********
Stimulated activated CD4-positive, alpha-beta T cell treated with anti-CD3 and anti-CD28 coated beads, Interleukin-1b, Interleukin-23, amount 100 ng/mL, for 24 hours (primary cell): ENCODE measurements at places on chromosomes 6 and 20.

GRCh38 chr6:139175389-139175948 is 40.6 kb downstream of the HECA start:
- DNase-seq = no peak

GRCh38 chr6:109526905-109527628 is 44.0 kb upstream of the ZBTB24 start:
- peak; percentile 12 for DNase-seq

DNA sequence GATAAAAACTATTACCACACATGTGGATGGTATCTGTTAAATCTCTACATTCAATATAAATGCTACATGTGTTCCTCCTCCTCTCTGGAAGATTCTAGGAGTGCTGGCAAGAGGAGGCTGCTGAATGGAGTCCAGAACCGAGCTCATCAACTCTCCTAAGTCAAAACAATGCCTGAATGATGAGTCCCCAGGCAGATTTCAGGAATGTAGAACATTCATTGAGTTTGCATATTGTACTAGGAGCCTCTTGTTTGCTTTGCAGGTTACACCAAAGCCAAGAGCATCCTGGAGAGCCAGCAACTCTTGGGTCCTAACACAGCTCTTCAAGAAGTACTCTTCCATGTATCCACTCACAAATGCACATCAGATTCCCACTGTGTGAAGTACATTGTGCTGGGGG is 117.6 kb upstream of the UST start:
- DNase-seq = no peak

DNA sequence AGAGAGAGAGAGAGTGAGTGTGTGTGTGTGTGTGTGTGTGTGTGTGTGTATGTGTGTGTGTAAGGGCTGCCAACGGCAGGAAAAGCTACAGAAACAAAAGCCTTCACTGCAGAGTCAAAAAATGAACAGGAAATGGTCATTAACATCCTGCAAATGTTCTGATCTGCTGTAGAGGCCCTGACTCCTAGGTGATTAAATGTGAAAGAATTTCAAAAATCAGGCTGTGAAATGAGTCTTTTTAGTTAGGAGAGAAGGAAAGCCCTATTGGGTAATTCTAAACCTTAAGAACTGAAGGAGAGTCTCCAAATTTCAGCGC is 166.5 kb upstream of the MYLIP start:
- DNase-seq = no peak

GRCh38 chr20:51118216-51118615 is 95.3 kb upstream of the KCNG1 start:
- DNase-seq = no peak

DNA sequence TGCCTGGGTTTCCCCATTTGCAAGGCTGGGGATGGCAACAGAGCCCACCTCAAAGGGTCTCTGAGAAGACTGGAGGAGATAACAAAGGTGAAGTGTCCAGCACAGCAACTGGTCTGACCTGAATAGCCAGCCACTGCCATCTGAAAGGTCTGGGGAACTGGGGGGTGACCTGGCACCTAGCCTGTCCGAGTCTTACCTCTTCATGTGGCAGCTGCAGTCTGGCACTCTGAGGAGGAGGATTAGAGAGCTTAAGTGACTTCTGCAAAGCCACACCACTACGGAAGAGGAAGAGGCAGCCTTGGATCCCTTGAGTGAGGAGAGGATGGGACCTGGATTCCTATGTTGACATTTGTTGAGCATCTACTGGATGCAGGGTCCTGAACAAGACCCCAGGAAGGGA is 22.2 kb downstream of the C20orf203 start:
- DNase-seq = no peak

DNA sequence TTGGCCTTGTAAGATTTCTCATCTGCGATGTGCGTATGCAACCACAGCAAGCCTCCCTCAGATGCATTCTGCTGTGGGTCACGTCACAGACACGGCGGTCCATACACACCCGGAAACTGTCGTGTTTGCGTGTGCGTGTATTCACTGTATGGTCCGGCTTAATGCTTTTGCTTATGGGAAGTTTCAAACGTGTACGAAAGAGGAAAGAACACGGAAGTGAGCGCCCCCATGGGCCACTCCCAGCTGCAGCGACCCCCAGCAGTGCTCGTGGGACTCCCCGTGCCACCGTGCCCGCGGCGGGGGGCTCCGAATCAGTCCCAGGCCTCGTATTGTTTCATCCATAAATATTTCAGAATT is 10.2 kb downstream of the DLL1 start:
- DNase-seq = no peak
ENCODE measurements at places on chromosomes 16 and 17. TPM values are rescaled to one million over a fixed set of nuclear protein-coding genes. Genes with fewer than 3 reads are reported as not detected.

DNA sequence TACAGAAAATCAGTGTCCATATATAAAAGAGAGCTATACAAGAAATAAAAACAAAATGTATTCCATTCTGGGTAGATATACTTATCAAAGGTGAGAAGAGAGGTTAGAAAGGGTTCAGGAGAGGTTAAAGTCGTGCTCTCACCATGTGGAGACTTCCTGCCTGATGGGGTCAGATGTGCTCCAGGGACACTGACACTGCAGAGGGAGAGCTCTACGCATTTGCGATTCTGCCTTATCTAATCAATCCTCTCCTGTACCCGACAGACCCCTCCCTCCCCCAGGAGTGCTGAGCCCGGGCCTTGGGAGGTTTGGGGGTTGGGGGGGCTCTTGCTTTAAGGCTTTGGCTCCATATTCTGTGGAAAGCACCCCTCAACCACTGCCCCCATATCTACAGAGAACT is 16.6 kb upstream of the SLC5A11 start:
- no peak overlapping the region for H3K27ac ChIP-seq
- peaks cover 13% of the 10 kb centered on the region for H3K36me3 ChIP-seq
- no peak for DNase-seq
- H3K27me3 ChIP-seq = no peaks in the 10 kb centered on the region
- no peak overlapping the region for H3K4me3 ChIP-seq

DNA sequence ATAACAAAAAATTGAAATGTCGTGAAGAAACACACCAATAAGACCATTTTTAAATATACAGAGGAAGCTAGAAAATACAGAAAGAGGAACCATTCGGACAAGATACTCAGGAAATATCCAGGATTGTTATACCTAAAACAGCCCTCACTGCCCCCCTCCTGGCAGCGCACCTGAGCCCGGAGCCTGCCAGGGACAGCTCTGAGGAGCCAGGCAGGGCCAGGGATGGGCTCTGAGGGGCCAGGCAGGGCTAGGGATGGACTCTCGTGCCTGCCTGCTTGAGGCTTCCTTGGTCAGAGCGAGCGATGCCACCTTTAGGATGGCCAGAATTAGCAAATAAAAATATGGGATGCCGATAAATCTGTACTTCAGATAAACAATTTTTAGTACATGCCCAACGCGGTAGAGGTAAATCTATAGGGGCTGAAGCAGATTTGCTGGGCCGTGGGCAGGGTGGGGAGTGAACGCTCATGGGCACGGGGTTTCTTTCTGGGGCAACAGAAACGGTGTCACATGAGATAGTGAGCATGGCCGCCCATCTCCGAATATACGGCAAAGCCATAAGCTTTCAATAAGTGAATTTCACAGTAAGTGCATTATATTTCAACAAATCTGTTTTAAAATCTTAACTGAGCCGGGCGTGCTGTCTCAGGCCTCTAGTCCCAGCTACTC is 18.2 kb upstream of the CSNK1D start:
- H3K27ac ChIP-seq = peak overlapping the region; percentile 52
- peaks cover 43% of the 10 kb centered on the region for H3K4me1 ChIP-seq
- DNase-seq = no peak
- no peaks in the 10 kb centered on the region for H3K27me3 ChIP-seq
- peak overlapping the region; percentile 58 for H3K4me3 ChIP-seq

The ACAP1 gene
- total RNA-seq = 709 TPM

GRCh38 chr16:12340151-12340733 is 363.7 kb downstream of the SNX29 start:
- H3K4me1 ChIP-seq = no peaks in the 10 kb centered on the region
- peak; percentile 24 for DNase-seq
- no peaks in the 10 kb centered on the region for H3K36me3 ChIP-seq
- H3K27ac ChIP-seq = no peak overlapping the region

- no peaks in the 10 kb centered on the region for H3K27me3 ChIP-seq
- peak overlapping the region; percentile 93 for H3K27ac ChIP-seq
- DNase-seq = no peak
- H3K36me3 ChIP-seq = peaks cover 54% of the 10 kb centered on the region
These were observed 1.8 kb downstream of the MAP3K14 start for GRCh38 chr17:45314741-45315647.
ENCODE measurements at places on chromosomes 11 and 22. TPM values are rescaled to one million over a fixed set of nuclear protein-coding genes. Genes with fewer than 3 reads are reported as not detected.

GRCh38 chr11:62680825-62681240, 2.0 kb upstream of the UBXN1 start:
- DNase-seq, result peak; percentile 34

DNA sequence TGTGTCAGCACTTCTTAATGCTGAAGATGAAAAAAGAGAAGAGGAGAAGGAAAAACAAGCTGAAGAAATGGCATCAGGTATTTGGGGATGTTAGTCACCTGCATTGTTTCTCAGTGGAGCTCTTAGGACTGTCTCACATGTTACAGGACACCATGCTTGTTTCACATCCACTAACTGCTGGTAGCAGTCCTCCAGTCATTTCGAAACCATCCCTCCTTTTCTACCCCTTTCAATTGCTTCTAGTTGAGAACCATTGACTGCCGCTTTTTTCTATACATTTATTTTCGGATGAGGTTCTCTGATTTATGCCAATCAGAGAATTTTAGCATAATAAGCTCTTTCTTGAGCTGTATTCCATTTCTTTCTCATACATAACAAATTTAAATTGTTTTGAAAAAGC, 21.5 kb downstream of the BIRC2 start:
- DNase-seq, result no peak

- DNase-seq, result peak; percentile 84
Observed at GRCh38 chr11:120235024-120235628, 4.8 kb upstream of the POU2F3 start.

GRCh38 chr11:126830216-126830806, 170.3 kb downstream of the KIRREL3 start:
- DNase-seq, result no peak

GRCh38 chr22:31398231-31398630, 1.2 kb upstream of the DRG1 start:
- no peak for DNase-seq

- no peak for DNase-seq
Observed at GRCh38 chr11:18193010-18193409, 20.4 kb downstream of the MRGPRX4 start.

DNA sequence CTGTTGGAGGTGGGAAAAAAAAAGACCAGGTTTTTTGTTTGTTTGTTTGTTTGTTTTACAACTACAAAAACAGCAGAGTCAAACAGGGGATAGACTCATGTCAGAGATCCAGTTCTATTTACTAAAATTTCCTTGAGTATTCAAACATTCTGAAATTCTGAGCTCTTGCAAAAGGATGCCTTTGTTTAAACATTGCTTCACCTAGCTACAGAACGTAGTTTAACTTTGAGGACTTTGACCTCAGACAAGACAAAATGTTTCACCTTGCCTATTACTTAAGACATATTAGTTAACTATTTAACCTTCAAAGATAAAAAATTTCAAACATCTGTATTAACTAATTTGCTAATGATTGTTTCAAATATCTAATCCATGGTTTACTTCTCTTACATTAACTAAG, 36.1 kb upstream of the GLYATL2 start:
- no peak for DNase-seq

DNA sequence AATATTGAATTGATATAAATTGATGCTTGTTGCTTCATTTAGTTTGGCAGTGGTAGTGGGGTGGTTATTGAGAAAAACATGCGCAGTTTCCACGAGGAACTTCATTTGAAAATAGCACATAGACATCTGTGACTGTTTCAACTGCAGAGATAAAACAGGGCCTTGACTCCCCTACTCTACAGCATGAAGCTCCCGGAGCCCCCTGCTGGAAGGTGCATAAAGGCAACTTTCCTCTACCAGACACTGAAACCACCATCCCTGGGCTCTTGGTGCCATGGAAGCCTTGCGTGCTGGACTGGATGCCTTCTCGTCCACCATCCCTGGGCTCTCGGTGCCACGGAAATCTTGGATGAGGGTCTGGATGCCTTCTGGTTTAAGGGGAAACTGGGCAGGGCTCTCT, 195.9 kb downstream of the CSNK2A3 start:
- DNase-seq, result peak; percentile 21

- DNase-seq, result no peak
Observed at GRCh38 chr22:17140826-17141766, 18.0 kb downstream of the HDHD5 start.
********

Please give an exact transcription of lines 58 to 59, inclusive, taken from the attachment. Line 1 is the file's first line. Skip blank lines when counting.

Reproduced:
- DNase-seq, result no peak
Observed at GRCh38 chr22:17140826-17141766, 18.0 kb downstream of the HDHD5 start.